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Organizational Change and Public Sector Work


Special issue call for papers from Journal of Organizational Change Management

Guest Editors

David Pick, Curtin University, Australia
Stephen T.T. Teo, Auckland University of Technology, New Zealand (corresponding editor, [email protected])
Lars Tummers, Erasmus University Rotterdam, The Netherlands
Cameron Newton, Queensland University of Technology, Australia

New public management (NPM) refers to an ideology that underpinned public sector reform of the 1980s and 1990s (Hood, 1991; Pollitt & Bouckaert, 2004; 2011; Dieffenbach, 2009).  At its core was a problematisation of existing public sector institutional forms and operations for which the solution was establishing organizational arrangements within state bureaucracies that could be subjected to modern management as practiced in the private sector (Brunsson, 2012).  Central to this are the ideas of steering, effectiveness, and efficiency, which proponents of NPM argue improve public administration by increasing accountability and productivity. Organizational change arising from NPM tended to be around structure, culture, strategy processes, and strategy content (Ashworth, et al., 2009). Some examples of these changes include the development of internal market-like competition, casualisation of employment, and the contracting-out of services in public hospitals, schools, and public transport.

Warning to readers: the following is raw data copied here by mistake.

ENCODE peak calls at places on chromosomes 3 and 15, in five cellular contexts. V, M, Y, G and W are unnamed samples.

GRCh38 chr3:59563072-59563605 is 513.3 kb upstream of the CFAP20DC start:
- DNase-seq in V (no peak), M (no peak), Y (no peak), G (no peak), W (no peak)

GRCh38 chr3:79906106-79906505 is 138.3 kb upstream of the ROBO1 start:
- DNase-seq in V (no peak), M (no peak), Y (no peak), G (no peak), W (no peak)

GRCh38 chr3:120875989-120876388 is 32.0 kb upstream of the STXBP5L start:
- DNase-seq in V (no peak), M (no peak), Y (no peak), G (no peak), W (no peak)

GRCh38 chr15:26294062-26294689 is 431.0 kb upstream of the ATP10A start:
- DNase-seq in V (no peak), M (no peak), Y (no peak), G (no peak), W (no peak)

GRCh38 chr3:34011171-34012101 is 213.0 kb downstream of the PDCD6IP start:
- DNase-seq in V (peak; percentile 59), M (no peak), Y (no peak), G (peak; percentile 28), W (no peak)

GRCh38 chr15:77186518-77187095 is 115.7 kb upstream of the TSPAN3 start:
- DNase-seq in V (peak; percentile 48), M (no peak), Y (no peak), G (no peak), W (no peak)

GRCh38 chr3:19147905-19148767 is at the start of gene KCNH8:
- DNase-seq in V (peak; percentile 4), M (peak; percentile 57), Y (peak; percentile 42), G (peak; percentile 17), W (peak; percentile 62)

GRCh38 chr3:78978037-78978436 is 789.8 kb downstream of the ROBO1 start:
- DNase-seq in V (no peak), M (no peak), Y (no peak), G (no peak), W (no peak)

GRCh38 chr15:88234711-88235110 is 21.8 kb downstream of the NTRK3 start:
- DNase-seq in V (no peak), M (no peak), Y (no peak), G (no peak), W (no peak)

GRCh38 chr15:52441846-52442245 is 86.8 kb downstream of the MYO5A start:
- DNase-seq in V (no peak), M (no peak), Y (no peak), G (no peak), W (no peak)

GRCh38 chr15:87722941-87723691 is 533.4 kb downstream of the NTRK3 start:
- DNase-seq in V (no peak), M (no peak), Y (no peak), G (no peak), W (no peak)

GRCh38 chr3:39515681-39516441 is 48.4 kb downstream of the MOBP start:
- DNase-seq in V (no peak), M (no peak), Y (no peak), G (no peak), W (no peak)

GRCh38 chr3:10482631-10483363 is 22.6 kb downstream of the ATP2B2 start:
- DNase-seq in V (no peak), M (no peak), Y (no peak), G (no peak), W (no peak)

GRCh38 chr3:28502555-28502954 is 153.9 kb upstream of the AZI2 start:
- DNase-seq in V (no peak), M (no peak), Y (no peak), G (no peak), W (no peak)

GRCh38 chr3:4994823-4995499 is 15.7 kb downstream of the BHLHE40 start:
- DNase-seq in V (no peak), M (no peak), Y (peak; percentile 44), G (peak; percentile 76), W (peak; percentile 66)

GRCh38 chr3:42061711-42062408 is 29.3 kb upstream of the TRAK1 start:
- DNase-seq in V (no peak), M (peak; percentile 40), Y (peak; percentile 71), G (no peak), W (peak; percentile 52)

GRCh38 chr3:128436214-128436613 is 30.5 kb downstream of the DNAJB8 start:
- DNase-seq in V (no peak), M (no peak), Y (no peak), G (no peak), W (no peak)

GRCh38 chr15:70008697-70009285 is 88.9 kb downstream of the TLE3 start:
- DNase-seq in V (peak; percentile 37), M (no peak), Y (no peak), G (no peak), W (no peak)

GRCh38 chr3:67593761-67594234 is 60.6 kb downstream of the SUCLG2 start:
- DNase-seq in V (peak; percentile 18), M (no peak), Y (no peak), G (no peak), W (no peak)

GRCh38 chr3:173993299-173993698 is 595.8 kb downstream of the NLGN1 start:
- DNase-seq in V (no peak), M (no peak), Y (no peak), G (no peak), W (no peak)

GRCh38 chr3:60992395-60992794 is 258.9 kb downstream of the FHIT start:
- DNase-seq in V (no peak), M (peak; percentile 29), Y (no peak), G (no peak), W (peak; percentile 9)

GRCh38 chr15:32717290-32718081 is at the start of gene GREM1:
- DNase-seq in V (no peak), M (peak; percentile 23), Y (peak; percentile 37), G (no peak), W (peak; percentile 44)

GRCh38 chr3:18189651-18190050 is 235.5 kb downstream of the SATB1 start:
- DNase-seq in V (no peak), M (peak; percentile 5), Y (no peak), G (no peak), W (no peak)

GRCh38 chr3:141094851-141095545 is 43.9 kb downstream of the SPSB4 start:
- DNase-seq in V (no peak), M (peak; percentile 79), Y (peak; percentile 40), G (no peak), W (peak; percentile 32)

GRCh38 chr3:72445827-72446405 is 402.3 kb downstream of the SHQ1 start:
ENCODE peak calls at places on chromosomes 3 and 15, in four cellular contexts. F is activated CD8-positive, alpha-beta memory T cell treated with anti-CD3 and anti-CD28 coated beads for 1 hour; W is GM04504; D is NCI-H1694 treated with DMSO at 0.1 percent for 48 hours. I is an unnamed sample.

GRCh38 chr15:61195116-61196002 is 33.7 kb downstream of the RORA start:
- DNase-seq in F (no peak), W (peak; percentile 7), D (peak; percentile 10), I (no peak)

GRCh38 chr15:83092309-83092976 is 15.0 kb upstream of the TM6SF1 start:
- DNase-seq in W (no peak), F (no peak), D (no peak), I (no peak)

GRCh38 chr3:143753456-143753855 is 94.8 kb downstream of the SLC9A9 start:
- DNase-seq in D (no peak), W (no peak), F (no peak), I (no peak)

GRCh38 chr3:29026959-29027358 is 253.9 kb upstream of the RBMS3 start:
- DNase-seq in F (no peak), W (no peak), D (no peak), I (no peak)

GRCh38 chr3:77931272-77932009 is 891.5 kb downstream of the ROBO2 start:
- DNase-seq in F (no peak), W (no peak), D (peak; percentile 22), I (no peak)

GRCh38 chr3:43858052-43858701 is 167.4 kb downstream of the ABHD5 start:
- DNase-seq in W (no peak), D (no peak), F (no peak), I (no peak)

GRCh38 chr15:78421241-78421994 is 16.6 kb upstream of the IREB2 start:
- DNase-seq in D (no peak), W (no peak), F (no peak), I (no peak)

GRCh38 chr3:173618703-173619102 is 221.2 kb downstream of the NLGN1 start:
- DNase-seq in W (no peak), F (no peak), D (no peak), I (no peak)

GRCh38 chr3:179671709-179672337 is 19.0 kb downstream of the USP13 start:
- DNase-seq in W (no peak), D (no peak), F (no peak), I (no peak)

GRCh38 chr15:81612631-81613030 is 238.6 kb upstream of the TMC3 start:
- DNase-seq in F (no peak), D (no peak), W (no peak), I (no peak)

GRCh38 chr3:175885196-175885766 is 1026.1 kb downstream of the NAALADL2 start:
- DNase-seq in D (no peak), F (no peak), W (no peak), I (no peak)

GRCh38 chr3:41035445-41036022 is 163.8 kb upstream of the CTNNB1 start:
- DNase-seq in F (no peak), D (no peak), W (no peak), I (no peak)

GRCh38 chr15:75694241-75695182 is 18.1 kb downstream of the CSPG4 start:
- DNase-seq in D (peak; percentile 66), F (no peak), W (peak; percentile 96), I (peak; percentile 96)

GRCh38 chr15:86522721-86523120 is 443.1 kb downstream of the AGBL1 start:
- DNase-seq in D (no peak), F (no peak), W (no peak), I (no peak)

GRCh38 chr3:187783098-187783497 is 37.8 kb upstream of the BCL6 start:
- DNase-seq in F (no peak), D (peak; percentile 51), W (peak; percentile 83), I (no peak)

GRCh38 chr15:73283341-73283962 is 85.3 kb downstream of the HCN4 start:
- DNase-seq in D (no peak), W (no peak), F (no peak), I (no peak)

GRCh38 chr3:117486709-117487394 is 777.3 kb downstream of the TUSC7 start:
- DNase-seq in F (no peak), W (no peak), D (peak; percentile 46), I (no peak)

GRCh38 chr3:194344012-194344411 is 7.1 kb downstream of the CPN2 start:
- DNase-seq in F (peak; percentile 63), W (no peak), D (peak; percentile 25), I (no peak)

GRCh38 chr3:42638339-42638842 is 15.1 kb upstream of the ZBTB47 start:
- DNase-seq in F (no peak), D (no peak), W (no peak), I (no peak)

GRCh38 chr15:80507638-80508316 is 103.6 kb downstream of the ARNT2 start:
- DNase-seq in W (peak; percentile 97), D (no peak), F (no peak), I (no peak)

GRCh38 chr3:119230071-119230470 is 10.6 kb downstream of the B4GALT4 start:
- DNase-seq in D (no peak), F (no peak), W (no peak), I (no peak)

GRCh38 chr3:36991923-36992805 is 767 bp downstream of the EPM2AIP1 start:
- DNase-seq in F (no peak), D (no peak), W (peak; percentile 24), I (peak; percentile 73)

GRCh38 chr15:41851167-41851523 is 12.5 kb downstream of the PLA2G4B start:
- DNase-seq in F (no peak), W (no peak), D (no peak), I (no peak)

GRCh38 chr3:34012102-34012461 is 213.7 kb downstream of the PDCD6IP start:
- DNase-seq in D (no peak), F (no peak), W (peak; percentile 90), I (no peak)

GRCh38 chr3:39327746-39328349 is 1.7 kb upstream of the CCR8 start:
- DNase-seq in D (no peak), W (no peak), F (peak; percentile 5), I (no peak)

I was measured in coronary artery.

Despite the sizeable theoretical arguments in support of NPM-inspired change, empirical research has not always produced results supporting the anticipated desirable and expected outcomes. Rather than improving performance, change seems to create stressful environments for employees, especially when there are reductions in government funding support and tighter government requirements to do more with less. It can be argued that this has potentially significant deleterious effects on employee well-being which might in-turn negatively influence recruitment and retention. For example, research on higher education reform suggests that wide and deep changes to the forms and cultures of universities resulting from NPM-inspired change have had substantial impacts on employees in the sector.  These effects include increased job insecurity and stress (Chandler et al., 2000). Furthermore, Conley (2002) showed that civil servants had more temporary contracts and related job insecurity as a result of NPM reforms.